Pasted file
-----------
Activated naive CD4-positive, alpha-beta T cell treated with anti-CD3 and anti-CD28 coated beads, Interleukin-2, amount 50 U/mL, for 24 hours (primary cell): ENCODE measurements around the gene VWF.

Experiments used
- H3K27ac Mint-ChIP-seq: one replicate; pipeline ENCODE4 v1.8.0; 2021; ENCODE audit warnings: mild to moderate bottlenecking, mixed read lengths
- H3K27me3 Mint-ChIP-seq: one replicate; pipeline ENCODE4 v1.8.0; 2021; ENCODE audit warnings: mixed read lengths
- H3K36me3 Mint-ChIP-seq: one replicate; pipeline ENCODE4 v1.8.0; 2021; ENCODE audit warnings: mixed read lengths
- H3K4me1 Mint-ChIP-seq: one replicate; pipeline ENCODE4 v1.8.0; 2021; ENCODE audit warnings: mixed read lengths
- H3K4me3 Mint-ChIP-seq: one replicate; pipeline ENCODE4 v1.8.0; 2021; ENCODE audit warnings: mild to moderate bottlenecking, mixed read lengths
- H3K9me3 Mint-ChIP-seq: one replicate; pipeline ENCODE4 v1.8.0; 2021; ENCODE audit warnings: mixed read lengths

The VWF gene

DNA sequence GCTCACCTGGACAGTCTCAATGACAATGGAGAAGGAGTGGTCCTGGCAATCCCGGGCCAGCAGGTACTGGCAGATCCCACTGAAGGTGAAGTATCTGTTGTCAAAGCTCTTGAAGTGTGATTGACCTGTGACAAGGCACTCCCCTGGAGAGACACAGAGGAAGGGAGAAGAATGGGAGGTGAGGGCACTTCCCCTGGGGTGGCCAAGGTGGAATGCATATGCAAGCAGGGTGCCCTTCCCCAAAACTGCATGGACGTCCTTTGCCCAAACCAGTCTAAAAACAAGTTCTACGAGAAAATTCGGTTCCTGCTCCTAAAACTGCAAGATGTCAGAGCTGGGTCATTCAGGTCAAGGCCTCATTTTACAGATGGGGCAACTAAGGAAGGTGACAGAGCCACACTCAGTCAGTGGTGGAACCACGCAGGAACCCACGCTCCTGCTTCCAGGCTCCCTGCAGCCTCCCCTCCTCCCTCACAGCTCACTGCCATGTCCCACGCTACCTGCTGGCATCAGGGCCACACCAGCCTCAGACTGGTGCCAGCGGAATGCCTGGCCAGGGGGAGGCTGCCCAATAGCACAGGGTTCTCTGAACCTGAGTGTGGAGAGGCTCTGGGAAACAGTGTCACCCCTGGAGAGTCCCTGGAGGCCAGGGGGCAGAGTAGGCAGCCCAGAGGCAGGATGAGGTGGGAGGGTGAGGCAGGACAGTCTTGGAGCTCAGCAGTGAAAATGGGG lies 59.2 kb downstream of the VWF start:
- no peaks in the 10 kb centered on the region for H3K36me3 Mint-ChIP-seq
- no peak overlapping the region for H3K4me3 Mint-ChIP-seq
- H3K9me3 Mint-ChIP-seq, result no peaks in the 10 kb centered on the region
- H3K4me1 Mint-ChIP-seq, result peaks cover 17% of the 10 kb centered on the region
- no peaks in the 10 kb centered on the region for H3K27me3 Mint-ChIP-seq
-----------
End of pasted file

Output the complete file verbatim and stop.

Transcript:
Activated naive CD4-positive, alpha-beta T cell treated with anti-CD3 and anti-CD28 coated beads, Interleukin-2, amount 50 U/mL, for 24 hours (primary cell): ENCODE measurements around the gene VWF.

Experiments used
- H3K27ac Mint-ChIP-seq: one replicate; pipeline ENCODE4 v1.8.0; 2021; ENCODE audit warnings: mild to moderate bottlenecking, mixed read lengths
- H3K27me3 Mint-ChIP-seq: one replicate; pipeline ENCODE4 v1.8.0; 2021; ENCODE audit warnings: mixed read lengths
- H3K36me3 Mint-ChIP-seq: one replicate; pipeline ENCODE4 v1.8.0; 2021; ENCODE audit warnings: mixed read lengths
- H3K4me1 Mint-ChIP-seq: one replicate; pipeline ENCODE4 v1.8.0; 2021; ENCODE audit warnings: mixed read lengths
- H3K4me3 Mint-ChIP-seq: one replicate; pipeline ENCODE4 v1.8.0; 2021; ENCODE audit warnings: mild to moderate bottlenecking, mixed read lengths
- H3K9me3 Mint-ChIP-seq: one replicate; pipeline ENCODE4 v1.8.0; 2021; ENCODE audit warnings: mixed read lengths

The VWF gene

DNA sequence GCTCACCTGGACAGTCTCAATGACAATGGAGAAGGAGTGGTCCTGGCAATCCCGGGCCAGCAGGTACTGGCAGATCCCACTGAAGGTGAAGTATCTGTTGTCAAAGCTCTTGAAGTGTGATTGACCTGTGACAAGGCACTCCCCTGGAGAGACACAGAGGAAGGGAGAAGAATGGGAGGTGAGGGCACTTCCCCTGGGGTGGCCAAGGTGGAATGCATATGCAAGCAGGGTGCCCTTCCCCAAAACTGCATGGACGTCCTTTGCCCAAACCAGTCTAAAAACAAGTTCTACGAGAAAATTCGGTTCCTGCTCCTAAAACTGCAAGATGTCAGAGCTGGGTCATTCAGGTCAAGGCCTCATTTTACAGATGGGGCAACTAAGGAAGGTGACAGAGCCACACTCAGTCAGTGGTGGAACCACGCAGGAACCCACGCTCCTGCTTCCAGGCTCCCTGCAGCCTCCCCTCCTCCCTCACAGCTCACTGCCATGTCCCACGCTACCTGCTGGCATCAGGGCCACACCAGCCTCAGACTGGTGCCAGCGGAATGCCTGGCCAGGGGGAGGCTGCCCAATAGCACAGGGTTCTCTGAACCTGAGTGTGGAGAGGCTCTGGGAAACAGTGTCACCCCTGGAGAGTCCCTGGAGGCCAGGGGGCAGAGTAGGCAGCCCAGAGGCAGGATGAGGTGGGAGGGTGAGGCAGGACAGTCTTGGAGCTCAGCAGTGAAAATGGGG lies 59.2 kb downstream of the VWF start:
- no peaks in the 10 kb centered on the region for H3K36me3 Mint-ChIP-seq
- no peak overlapping the region for H3K4me3 Mint-ChIP-seq
- H3K9me3 Mint-ChIP-seq, result no peaks in the 10 kb centered on the region
- H3K4me1 Mint-ChIP-seq, result peaks cover 17% of the 10 kb centered on the region
- no peaks in the 10 kb centered on the region for H3K27me3 Mint-ChIP-seq